Doctoral Dissertations

Date of Award


Degree Type


Degree Name

Doctor of Philosophy


Agricultural Economics

Major Professor

Luther Keller

Committee Members

Ray Huffaker, Bill Park


The beaver population in the Southeastern United States has caused severe damage to valuable timber land through dam-building and flooding of bottom-land forest. Traditionally, beavers have been trapped by small group of people as a source of their livelihood. The low pelt price in the recent years has failed to stimulate adequate trapping pressure, and thus, resulted in increased beaver population and damage losses. The low trapping pressure has left the burden of nuisance control on property owners. Since the beaver population is mobile, extermination of beavers from affected parcels results in migration of beavers from neighboring less controlled parcels to less populated controlled parcels. This backward migration of beavers from uncontrolled habitat to controlled habitat imposes a negative diffusion externality on the owners of controlled parcels because they have to incur the future cost of trapping immigrating beavers. Unless all the land owners agree to control the beaver population simultaneously, the diffusion externality could result in a low incentive for control of beaver population on the part of individual land owners, causing a wedge between social and private needs for controlling beaver population.

This study attempts to develop a bioeconomic model that incorporates dispersive population dynamics of beavers into the design of a cost-minimizing trapping strategy. While recognizing the need for several management options, depending on the land owners attitude about beavers, this study focuses its attention on the situation where all the land owners in a given habitat share common interest of controlling beaver nuisance, and collectively agree to place the area-wide control decision in the hands of a public agency, on a cost sharing basis. The model is based on the notion that the public manager attempts to minimize the present value combined costs of beaver damage and trapping over a finite period of time subject to spatiotemporal dynamics of beaver population. The time and spatial dynamics of beaver population is summarized by the parabolic diffusive Volterra-Lotka partial differential equation. Thus, the current problem is a typical distributed parameter control problem.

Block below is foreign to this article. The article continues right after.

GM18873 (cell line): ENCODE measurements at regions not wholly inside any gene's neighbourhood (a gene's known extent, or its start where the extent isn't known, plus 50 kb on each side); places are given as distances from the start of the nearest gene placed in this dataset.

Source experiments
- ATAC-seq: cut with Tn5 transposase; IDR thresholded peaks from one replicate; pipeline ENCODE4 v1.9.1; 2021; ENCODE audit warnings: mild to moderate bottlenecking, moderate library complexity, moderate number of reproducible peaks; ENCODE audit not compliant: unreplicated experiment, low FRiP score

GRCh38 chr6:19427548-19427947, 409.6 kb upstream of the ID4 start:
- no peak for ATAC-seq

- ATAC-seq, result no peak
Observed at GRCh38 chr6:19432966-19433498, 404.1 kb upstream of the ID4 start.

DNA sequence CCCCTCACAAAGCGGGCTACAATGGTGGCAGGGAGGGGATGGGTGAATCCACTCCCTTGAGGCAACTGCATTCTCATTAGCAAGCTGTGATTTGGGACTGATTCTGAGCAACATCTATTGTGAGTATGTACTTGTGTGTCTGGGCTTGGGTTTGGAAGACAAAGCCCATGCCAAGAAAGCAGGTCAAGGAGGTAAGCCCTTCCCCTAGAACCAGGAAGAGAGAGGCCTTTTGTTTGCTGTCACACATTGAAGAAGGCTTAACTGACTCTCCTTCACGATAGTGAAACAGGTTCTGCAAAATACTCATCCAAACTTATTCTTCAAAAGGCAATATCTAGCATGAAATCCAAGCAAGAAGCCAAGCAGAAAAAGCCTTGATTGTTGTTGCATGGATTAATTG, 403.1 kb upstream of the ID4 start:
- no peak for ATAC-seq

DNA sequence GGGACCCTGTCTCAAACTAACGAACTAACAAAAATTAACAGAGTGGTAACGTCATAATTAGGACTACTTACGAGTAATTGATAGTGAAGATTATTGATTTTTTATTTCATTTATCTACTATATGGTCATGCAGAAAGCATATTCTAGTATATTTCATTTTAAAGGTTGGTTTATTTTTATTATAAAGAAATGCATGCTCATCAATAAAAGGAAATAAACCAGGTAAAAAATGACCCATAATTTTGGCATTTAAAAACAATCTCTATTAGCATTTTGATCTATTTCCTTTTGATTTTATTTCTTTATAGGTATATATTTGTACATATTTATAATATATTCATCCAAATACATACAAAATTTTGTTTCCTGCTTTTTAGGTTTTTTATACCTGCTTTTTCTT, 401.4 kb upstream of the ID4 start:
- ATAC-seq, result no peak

The cost-minimizing area-wide trapping model is capable of characterizing the beaver control strategy that leaves enough beavers after taking into account the net migration at each location and time, so as to strike the optimal balance between timber damage and trapping cost. The marginality condition governing this tradeoff requires that the marginal damage savings from the beavers trapped at each location equal the marginal costs of trapping. The marginal savings from trapping activity, in turn, is measured as the imputed nuisance value (shadow price) of the beaver stock in a unit area.

The optimality system for this problem that characterizes the optimal control is solved numerically. The validity of the theoretical model is empirically examined using the bioeconomic data collected for the Wildlife Management Regions of the New York State Department of Environmental Conservation. The empirical simulation generated discrete values for the optimal beaver densities and trapping rates across all the individual operational units over time. The entire distribution of optimal beaver densities does gradually and smoothly decline over the period of time. The unevenness of the initial population distribution smoothes out eventually across the beaver habitat. At each geographical location, towards the end of the planning period optimal trapping rate will become zero, whereas the population density asymptotically approaches zero.

The sensitivity analysis where the cost and damage parameters of the model are alternated between high and low values indicates that an increase in the damage potential of beavers could substantially increase the net present value total cost. On the other hand, an increase in the cost of beaver trapping adds only marginally to the total cost, conserving more number of beavers. The geographical variation in the beaver damage potential has a noticeable reflection on the spatial distribution of trapping rates, with little impact on the optimal densities. The areas with higher beaver damage potentials require more intensive trapping operation.

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